In 1940, Fausto Coppi won his first of five Tours of Italy, riding as a domestique for legend Gino Bartali, who already had two Giro titles to his name and was the current National Champion, as part of the Legnano team. The 20 year old Coppi took advantage of a Bartali mishap and won the critical stage that saw him cement his overall victory over the Pordoi, Sella and Falzarego passes. In 1952, Coppi would define the mountain stage finish for future grand tours and change the face of cycling forever when he won at Alpe d’Huez, which saw him win his second Tour de France. In claiming his second Giro/Tour double (his first was 1949), victory in the Giro included a stage win over the Pordoi, Giau and Falzarego passes again, this time besting the great Swiss Hugo Koblet who won the 1950 Giro and the 1951 Tour, Frenchman Raphael Geminiani, Fiorenzo Magni, the defending Giro champ who also won in 1948 and 1955 and his nemesis Baartali. The roads of the Dolomites, it seems, were built to suit Coppi and stage 14, which also includes the Sella, Gardena, Campolongo and Falzarego passes, seems to honor his legacy 56 years after his death.
Though Coppi’s legend transcended borders, he is forever immortalized within the borders of Italy, and more importantly, the Dolomites. Such was his style and status he is remembered on the Passo Pordoi with a stone statue. In considering the history of the Giro and Coppi and the magnitude of elevation riders scale in an effort to claim the maglia rosa, one only needs to quickly look at what defines the Giro – its legends. The Tour de France has Alpe d’Huez and its 21 switchbacks, each with a nameplate of the winner who has heroically conquered the 13.8 kilometer climb faster than his competitors on that given day. In comparison to the Cima Coppi, the Tour de France awards the Memorial Henri Desgrange to the rider who scales the highest peak first, named for the father of the French grand tour. In true Italian style, while the French honor a relic that was credited with the Tour’s creation, the Italians honor a legend, a man who won the Giro five times and exuded such panache on and off the bike he transcended cultural boundaries in post war Italy. The French honor a man who was so stubborn he refused doctor’s orders to sit out his director’s role from the organizer’s vehicle in order to recover from the illness that felled him two stages into the race, and ultimately killed him. The Italians, meanwhile honor a man who twice won the overall title and the King of the Mountains in the Tour de France and the Giro d’Italia in the same year. Not even Eddy Merckx accomplished that.
Coppi rode with such style and panache that he ushered in the modern era of cycling, with the first mountain top victory on Alpe d’Huez in the 1952 Tour, But unlike the Dolomites, the Alpe appears as a folly, the premiere mountain top finish in the Tour de France celebrated more as a publicity stunt than a miracle of engineering or human design – a dead end road leading to the glamour of French life at a ski station. As if on cue, that glamour was attractive enough to the first winner on Alpe d’Huez and the name of the rider who adorns plate #1 – Fausto Coppi. For perhaps the only time in cycling history, it was the rider who defined a mountain, not the other way around.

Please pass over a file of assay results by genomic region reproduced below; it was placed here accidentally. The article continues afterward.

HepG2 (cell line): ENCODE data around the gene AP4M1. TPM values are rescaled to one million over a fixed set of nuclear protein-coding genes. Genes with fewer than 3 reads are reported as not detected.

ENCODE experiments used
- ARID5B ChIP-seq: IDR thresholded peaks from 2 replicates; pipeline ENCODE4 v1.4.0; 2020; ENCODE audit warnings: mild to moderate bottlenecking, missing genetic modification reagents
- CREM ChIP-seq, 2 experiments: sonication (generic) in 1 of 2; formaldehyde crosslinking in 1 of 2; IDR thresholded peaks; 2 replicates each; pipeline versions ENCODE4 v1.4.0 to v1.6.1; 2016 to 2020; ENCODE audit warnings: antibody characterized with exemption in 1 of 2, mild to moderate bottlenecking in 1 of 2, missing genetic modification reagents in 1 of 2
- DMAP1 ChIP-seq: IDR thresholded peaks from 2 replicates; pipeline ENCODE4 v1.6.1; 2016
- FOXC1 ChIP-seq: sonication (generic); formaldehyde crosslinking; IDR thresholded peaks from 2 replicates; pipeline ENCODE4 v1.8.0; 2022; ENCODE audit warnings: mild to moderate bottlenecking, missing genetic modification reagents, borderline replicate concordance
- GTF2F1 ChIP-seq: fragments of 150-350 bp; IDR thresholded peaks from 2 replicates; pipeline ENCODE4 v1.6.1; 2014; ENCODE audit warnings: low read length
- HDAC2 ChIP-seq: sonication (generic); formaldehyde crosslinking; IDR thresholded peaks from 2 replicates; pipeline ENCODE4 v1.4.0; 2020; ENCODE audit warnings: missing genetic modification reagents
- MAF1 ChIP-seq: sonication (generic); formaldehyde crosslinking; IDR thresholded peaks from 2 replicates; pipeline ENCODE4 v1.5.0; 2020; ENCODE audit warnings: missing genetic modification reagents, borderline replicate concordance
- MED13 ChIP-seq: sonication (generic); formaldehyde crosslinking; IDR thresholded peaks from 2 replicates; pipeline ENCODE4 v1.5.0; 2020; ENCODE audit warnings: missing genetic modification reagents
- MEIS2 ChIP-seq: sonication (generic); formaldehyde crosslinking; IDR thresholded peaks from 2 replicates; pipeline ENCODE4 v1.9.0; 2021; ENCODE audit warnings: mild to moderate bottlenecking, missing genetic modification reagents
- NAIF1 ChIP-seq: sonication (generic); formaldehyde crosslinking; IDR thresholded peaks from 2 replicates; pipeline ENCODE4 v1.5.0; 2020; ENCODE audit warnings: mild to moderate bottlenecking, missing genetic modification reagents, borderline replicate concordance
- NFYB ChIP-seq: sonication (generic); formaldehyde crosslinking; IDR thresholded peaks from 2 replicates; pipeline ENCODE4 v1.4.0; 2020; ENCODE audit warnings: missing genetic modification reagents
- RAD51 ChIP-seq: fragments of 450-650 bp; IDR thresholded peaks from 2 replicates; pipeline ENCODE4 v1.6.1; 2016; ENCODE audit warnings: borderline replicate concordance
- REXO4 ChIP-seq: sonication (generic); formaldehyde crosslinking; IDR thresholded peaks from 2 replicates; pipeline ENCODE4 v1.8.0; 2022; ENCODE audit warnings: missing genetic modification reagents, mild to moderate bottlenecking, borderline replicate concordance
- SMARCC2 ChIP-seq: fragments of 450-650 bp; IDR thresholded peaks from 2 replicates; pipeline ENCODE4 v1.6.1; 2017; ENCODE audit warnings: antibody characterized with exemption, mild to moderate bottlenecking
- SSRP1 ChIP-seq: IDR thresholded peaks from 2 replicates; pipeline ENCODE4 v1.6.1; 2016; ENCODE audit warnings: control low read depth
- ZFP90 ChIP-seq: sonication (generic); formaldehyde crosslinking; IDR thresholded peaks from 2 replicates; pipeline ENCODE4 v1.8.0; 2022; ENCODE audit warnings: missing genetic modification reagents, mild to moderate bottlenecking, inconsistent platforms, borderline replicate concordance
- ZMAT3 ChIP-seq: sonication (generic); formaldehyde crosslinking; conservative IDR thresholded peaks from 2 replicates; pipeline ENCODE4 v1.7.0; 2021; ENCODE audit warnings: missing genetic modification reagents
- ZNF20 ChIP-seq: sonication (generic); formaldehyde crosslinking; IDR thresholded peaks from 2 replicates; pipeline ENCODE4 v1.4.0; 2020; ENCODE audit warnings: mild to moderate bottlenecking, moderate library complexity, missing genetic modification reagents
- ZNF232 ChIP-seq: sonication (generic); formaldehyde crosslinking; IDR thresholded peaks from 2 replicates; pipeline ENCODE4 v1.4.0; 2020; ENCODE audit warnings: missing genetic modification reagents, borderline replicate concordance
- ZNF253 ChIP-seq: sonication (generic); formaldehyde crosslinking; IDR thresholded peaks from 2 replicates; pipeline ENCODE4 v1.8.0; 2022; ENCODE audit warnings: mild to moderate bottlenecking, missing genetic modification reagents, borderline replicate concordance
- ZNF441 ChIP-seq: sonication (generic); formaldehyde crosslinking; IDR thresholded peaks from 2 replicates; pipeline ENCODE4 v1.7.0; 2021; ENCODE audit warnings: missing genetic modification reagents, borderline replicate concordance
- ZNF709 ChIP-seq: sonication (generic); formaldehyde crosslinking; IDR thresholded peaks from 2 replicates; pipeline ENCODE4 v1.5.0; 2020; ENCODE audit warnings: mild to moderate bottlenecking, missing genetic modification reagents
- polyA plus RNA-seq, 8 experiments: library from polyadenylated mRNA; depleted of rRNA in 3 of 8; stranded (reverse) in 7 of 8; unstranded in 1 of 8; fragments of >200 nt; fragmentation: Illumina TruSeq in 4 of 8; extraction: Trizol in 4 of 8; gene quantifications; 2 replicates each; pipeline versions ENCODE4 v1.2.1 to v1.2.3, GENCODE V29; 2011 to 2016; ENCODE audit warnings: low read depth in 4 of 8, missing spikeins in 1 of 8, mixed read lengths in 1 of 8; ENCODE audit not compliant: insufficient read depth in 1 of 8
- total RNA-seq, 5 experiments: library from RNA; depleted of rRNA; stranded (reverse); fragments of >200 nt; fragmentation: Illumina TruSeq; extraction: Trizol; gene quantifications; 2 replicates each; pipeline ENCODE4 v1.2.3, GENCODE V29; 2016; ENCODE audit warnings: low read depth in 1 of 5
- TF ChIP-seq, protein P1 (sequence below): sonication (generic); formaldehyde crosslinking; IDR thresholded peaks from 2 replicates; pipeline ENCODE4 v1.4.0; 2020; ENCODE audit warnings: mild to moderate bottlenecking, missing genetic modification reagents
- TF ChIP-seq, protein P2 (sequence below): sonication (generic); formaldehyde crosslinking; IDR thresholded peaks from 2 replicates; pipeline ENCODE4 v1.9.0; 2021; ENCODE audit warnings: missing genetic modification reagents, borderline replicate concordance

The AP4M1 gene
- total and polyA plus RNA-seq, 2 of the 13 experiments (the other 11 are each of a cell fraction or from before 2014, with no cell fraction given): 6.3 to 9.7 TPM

Historically, the Giro has delivered more than a bike race. It continues to give the country a visual story that connects people and during Coppi’s era it reconnected a culture ravaged by war. Fausto Coppi represented a new national spirit of Italy, as the country positioned itself towards a more complex and industrialized nation. The well-known and well-documented battle between Coppi and Gino Bartali was as much about Italian life as it was about victories, the old world farmer vs. the new world modernist. Post World War II euphoria was taking hold, and this interested the media. Writing in this period flourished with the adjectives journalists used to describe the exploits of these newborn heroes, and populate the imagination with the exploits of the sport and weave it into everyday life.
The Dolomites express what is so beautiful about the Giro, Italy and Italian life. Stage 14 creates an aura around itself that celebrates its history, its legends, their victories and their losses. This day may not define who wins the race as much as it may show us who will lose, but it will be a massive day played out under the grandest of stages, a playground that needs no further hype or definition, climbs that are as daunting today as they were 66 years ago. The sheer brutality that comes with seven climbs across 210 kilometers will, in all hope, bring the Giro closer to a worthy winner, honoring the legacies of Le Corbusier, Dolomieu and Coppi.
Peter Easton is the owner of VeloClassic Tours, a company who specializes in highly personalized luxury cycling travel experiences for serious cyclists through enlightened hospitality. For over a decade, Peter has shown guests the best riding, dining and hotels for cyclists across Europe, and is an expert in the rides, roads and races that make up the Spring Classics.